In his first State of the State Address at the State Capitol on February 12, Governor Gavin Newsom called for an end to Jerry Brown’s Twin Tunnels, but said he supports one tunnel.
“I do not support the Water Fix as currently configured," said Newsom. "Meaning, I do not support the twin tunnels. But we can build on the important work that’s already been done. That’s why I do support a single tunnel."
“The status quo is not an option. We need to protect our water supply from earthquakes and rising sea levels, preserve delta fisheries, and meet the needs of cities and farms," Newsom said.
Newsom also announced that he had appointed a new chair of the State Water Resources Control Board, Joaquin Esquivel, to replace Felicia Marcus. Esquivel has served on the board since 2017. Esquivel was assistant secretary for federal water policy at the California Natural Resources Agency from 2015 to 2017.
The Governor decided to replace Marcus, who supported increasing flows from the San Joaquin River into the estuary to preserve Delta fish species and Delta farmland, because of intense pressure from corporate agribusiness interests in the San Joaquin Valley, drawing concern from environmental and fishing groups.
“We have a big state with diverse water needs. Cities that need clean water to drink, farms that need irrigation to keep feeding the world, fragile ecosystems that must be protected,” said Governor Newsom.“We need a portfolio approach to building water infrastructure and meeting long-term demand. To help bring this balance, I’m appointing a new chair of the California water board, Joaquin Esquivel.”
On the same day, Newsom also announced the appointment of Laurel Firestone, 40, of Sacramento, to the State Water Resources Control Board. Firestone has been co-founder and co-director of the Community Water Center since 2006.
In addition to announcing his support for a one tunnel project and his water board appointments, Newsom called for solving California’s clean drinking water crisis in poorer communities:
“Just this morning, more than a million Californians woke up without clean water to bathe in or drink. Some schools have shut down drinking fountains due to contamination. Some poorer communities, like those I visited recently in Stanislaus County, are paying more for undrinkable water than Beverly Hills pays for its pristine water.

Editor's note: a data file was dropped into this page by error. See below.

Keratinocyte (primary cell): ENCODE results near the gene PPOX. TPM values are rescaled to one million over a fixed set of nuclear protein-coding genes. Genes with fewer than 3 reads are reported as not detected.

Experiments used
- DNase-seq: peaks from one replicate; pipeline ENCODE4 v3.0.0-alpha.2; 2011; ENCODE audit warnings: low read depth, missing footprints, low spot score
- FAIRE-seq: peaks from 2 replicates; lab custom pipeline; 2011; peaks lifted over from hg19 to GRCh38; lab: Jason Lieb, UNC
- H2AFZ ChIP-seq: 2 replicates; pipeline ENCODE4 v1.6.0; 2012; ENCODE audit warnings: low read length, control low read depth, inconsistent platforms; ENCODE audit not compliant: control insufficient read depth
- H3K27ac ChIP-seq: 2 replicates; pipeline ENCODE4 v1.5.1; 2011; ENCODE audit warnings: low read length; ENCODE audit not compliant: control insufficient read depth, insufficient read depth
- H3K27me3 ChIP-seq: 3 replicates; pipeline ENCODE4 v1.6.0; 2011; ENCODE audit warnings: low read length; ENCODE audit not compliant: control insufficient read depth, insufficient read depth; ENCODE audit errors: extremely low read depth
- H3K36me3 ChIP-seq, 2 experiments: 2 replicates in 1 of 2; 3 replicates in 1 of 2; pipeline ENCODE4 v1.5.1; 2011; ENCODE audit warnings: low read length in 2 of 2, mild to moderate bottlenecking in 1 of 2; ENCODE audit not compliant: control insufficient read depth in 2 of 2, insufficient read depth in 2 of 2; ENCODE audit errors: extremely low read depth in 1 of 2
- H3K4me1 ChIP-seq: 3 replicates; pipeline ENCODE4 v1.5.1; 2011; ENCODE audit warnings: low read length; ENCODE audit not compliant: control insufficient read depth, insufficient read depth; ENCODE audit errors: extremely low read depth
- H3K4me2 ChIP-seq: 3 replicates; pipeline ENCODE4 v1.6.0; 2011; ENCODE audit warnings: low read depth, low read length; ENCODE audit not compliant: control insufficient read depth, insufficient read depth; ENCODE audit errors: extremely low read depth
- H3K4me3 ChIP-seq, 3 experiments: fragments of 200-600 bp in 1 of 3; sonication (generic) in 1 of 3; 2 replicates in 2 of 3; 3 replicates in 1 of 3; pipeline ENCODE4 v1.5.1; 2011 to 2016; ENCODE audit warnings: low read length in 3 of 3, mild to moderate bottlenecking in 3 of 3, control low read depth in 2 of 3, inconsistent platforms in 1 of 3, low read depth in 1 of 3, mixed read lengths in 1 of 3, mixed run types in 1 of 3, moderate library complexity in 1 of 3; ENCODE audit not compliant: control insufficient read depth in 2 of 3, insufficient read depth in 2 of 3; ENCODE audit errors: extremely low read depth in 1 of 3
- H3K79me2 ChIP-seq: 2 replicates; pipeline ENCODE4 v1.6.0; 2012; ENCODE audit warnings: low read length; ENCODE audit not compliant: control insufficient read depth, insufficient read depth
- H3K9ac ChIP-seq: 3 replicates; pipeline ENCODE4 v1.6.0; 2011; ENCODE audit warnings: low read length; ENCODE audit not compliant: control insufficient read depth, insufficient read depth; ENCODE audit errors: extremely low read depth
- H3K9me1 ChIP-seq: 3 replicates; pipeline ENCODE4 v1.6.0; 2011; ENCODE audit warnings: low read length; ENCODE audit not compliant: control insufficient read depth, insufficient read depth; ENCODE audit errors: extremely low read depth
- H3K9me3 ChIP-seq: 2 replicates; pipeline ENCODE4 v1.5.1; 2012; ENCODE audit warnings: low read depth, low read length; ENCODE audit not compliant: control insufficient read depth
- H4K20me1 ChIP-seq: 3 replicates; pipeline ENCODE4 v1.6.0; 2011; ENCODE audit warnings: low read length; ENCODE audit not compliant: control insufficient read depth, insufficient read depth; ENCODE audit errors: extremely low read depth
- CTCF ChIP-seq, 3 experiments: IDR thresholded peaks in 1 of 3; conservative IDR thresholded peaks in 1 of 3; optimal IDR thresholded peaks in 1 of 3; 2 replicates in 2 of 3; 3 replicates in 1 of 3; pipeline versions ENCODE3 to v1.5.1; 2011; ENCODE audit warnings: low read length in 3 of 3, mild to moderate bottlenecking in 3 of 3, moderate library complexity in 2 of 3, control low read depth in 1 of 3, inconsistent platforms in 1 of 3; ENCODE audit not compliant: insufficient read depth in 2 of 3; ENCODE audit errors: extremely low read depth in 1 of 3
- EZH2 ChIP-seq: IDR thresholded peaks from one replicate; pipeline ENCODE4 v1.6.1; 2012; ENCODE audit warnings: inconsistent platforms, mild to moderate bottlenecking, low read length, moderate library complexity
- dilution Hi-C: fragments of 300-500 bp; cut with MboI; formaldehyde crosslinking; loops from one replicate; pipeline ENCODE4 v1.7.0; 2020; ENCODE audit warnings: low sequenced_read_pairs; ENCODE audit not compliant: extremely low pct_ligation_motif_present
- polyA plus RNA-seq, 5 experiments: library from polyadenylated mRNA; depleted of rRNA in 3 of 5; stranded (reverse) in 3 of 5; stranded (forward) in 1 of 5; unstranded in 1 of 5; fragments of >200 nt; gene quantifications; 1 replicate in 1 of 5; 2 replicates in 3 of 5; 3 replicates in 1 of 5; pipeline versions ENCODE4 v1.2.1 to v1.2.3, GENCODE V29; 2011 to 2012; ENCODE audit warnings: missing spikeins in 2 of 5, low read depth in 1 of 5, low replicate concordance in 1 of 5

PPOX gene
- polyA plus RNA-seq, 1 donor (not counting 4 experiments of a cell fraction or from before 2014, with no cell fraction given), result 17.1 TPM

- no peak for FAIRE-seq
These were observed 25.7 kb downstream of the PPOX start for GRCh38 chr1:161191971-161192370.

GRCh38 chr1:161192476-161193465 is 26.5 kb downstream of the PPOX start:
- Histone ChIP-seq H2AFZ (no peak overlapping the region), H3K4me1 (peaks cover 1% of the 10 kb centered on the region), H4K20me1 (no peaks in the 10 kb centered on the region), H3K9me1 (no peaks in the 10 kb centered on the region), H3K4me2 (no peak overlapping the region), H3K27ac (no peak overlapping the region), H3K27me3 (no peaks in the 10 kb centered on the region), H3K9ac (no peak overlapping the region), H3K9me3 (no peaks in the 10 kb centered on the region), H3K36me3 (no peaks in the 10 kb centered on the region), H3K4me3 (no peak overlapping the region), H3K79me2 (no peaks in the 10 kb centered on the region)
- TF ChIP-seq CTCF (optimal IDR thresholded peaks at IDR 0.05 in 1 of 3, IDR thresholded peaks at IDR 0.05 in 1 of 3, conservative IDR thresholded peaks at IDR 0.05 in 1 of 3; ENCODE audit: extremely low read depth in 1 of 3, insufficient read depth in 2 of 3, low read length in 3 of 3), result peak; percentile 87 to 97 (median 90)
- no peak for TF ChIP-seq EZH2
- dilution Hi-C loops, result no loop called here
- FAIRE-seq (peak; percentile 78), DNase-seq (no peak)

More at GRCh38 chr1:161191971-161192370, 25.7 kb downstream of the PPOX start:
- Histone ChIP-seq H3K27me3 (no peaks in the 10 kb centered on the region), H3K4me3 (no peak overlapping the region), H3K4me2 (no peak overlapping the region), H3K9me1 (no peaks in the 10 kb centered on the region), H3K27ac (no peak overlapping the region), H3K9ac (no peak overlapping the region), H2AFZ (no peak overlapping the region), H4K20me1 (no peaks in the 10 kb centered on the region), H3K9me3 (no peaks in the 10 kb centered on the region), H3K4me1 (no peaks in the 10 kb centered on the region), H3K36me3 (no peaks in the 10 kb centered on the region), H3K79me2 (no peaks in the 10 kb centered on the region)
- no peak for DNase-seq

“This is a moral disgrace and a medical emergency. There are literally hundreds of water systems across the state contaminated by lead, arsenic, or uranium.
“Solving this crisis demands sustained funding. It demands political will."
Tunnels opponents gave mixed reviews to Newsom’s announcement on the Delta Tunnels.
In a statement, Barbara Barrigan-Parrilla, executive director of Restore the Delta, expressed her gratitude to Newsom for the ending the Twin Tunnels project:
“We are grateful to Governor Newsom for listening to the people of the Delta, and California, and putting an end to the boondoggle WaterFix, twin tunnels project.
“We look forward to working with his administration and the State Water Resources Control Board to create and enforce policies that will restore Delta water quality and quantity, lessen water dependence on the Delta, and promote clean drinking programs and regional self-sufficiency for the benefit of all Californians.
“As we testified under oath at the State Water Resources Control Board, we will re-evaluate any proposed new conveyance projects for their merits and weaknesses and share our findings with Californians.”
Assemblymember Jim Frazier (D-Discovery Bay), whose district encompasses a large portion of the Delta, said Governor Newsom's "denunciation" of the twin tunnels project is a “step in the right direction."
“I’m grateful Governor Newsom has been willing to listen to local stakeholders in the battle for the future of the Delta. His unequivocal denunciation of the twin tunnels project is a step in the right direction. I look forward to working with the governor to convince him there are alternative water delivery solutions that are economical and can be delivered in a timely manner, nullifying the need for even a single tunnel," said Frazier.
Janet McCleery, Past President of the Save the California Delta Alliance, acknowledged that while the organization “appreciates the Governor’s efforts to find a better solution than the twin tunnels, the construction of even a single tunnel along the through-Delta route would still devastate the small legacy communities in the North, would still disrupt Delta farms, would put all of our highways at a standstill with truck congestion, and would shut down boating and recreation throughout the Delta.
“There were alternative routes studied by the DWR, in particular the Eastern Route, that was less destructive and could provide a compromise solution,” she noted.
“However, for any compromise to work, the WaterFix operations would need to insure sufficient water through the Delta and continued use of the Southern pumps (at Clifton Court) during times of the year when needed for migrating fish and water quality, operational guidelines that are not part of the current plan. The guidelines would need commitments to reducing exports and reliance over time, commitments that have never been made,” she explained.